>>Do you believe that the “Second Coming” is of another individual messiah or avatar? Perhaps intention (or hope) when Jesus came the first time was that people would follow him not so much as a God, or leader, but as an example of their own potential. Or, perhaps, more likely is that he would foreshadow – instill his example in our minds to fester for 2000 years.<<

I think you got it. Christ said we'd do greater things than He did. I think He illustrated just what is possible for the human spirit to attain. Personally I think it will be Him Who returns - there's a certain symmetry there, even a necessity. Some think the 2nd Coming might be more along the lines of a "universal waveform", a vibe, so to speak, and I can see their point. However - I think the 2nd Coming has to, by necessity, be dramatic, something that severs history completely, something that separates "time" from "timelessness", "realism" from "reality". It has to be such that everybody knows it, without doubt or any obfuscating factors.

4/23/2006 09:03:00 PM  
Anonymous will said...

Kahn -

BTW, re the "metaphorical reality" of all of this - you might say that Anti-Christ is already present. Obviously, the philosophy is entrenched and is doing its thing in myriad ways.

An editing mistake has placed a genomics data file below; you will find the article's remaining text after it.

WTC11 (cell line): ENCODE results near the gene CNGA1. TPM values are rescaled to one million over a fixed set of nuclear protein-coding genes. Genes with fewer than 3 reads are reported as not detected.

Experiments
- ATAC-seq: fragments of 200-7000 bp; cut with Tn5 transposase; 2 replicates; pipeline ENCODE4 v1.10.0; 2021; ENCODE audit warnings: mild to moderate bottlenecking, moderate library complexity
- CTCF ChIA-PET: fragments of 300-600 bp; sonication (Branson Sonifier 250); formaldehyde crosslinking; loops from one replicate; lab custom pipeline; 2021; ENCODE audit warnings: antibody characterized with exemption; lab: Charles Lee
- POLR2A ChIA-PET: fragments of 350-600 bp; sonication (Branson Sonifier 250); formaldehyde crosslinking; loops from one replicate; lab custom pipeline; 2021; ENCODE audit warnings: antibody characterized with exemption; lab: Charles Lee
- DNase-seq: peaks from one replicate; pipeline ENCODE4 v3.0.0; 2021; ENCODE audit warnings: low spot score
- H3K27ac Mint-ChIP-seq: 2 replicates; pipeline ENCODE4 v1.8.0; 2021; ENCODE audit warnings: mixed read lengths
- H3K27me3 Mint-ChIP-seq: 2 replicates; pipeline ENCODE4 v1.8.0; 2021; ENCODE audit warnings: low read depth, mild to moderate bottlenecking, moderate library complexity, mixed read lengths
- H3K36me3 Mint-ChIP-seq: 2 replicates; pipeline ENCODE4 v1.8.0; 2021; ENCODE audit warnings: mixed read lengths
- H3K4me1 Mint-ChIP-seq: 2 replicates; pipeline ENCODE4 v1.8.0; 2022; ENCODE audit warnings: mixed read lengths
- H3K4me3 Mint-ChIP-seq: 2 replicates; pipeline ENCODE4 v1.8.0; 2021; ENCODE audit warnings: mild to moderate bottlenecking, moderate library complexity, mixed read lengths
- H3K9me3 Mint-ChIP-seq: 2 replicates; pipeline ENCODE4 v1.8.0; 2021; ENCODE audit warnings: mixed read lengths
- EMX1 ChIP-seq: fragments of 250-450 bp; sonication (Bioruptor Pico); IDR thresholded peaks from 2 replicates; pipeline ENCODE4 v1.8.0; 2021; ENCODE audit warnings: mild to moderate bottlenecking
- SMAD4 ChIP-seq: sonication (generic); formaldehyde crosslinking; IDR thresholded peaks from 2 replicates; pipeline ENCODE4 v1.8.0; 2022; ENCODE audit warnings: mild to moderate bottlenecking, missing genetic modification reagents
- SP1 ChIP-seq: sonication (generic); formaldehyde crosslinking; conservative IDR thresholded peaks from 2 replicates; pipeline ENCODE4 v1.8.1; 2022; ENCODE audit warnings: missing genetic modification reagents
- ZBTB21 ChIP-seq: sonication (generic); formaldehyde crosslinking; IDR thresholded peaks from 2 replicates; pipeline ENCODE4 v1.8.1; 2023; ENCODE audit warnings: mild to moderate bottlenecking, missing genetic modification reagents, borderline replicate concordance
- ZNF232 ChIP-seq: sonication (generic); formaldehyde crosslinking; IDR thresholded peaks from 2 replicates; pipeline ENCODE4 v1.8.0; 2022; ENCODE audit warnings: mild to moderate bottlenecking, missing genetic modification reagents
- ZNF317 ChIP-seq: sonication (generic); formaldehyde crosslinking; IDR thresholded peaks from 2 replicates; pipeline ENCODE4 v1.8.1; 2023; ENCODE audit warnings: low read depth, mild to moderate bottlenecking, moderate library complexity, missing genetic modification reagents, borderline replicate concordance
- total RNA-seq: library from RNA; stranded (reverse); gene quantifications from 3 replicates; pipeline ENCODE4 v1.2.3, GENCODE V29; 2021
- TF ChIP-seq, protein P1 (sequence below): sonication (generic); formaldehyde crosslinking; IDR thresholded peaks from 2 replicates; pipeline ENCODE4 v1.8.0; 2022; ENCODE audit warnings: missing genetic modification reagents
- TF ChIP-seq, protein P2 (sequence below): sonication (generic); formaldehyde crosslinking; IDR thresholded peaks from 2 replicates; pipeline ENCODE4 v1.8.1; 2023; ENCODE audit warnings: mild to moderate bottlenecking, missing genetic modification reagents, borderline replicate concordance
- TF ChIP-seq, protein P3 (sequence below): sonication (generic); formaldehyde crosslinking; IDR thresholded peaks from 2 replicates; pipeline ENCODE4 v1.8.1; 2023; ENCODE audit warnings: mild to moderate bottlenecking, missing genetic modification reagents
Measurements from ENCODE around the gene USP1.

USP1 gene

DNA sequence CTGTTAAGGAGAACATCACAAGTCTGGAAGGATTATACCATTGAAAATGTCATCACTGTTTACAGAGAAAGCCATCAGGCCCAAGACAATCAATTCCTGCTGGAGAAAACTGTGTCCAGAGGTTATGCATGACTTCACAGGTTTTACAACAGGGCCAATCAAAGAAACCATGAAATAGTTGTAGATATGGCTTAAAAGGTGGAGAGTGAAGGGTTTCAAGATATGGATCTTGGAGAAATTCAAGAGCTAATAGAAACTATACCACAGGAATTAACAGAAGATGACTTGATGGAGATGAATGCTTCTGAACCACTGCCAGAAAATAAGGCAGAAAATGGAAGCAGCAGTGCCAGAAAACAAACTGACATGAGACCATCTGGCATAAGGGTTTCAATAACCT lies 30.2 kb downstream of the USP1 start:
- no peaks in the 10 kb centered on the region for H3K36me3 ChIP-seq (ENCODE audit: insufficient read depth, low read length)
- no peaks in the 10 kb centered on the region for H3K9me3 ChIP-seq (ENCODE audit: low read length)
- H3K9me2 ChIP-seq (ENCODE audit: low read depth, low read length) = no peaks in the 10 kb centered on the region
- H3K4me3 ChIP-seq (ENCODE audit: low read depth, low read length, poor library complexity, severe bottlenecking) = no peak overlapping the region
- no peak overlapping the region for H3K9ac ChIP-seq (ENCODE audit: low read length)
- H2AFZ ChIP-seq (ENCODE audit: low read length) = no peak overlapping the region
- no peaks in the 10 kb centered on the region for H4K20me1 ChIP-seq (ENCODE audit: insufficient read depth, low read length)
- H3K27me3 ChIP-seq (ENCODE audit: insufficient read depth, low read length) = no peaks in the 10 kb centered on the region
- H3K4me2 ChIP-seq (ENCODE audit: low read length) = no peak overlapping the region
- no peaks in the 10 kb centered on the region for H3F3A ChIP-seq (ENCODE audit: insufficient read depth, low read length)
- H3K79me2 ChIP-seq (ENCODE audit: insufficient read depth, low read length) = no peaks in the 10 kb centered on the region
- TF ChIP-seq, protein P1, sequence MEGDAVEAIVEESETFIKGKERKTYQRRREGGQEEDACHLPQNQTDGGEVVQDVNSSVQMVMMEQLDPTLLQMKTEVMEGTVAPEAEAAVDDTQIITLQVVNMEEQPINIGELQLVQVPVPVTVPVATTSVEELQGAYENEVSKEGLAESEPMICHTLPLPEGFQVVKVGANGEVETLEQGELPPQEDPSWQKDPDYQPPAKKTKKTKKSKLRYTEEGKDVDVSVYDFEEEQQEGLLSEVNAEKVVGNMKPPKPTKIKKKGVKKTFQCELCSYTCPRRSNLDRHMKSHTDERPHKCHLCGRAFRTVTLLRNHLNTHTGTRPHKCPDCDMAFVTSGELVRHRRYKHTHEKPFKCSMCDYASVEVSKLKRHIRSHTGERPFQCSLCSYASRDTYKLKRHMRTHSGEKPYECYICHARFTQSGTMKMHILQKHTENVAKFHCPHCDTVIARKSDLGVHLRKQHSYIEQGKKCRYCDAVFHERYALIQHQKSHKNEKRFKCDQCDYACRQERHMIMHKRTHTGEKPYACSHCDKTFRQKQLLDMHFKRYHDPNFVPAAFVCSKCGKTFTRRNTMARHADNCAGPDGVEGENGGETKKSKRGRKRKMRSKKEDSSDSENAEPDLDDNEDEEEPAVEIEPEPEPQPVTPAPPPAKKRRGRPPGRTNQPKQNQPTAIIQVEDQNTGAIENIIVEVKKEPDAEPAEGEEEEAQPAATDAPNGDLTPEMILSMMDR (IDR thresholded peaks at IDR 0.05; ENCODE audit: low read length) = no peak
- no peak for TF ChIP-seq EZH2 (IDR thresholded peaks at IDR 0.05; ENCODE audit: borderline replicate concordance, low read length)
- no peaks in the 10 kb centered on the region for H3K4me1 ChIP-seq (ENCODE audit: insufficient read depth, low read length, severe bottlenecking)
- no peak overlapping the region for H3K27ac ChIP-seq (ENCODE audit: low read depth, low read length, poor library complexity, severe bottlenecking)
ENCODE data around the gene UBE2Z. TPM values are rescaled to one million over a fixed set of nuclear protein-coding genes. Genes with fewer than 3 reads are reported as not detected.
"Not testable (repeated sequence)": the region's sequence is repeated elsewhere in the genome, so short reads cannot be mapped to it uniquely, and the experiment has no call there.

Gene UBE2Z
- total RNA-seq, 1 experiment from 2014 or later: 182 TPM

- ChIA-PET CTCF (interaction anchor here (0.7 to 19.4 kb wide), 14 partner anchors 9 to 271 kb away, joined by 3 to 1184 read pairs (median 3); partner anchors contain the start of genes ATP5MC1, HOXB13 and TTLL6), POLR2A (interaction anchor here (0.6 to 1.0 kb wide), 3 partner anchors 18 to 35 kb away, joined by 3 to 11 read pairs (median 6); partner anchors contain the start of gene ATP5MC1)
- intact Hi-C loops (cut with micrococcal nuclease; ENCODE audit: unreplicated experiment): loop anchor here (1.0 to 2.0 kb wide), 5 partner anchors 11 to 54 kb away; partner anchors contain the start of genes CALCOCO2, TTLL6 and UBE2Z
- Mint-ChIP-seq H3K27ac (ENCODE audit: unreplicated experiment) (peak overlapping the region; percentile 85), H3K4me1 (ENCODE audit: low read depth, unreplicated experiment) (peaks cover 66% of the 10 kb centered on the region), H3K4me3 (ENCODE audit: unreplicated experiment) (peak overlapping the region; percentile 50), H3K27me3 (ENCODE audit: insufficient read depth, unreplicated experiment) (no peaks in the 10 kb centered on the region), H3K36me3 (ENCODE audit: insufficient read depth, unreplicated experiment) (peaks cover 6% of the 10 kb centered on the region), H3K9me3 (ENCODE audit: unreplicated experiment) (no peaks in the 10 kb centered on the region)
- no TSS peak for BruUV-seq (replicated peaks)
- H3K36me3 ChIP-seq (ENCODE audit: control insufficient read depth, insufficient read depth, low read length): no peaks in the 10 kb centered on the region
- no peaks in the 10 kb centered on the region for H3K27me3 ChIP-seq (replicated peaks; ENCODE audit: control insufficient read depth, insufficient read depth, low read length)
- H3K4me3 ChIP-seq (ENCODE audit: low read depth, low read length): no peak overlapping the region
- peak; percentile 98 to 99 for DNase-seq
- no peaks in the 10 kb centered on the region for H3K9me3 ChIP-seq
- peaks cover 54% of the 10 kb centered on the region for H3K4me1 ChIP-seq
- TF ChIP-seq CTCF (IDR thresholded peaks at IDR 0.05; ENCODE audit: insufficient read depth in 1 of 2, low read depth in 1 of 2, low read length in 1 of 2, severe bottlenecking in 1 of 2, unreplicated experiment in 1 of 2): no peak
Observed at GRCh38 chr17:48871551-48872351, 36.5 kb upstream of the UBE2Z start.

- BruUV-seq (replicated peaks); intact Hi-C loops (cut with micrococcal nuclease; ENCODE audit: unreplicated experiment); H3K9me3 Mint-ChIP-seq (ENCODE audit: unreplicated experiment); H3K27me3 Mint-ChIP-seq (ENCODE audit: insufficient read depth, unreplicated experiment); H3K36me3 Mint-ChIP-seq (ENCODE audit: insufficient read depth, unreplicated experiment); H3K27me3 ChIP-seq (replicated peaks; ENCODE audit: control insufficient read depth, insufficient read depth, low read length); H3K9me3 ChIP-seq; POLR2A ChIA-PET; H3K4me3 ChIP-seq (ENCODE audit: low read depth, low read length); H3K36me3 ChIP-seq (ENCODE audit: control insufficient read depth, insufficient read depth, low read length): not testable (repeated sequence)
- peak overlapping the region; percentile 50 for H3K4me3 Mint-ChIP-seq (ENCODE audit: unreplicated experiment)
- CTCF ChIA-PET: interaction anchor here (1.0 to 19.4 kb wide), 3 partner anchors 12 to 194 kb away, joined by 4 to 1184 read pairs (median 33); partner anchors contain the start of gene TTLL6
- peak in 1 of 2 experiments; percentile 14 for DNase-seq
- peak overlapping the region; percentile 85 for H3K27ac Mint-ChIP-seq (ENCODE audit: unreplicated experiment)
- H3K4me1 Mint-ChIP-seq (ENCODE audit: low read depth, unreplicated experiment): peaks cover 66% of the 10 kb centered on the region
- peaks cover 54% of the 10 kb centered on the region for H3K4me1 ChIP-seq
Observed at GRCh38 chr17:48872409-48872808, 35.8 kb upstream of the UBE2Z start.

It simply figures that such an anti-philosphy as it exists in its extreme polarity must eventually manifest itself in the flesh, just as the opposite polarity of Divine Love manifested itself in the flesh. As it is within/so it is without.

4/23/2006 09:13:00 PM  
Blogger Lisa said...

Could it be that both the Christ and the Anti-Christ are already present on earth in each of us? It is up to each individual to choose the Christ vibes and help others to choose the same. I think this "group awareness" may be a prerequisite of the messiah in the flesh appearing, Old Testament style.

4/23/2006 09:44:00 PM  
Blogger Mr. Spog said...

While I didn't really understand any of the post, I especially didn't understand this bit: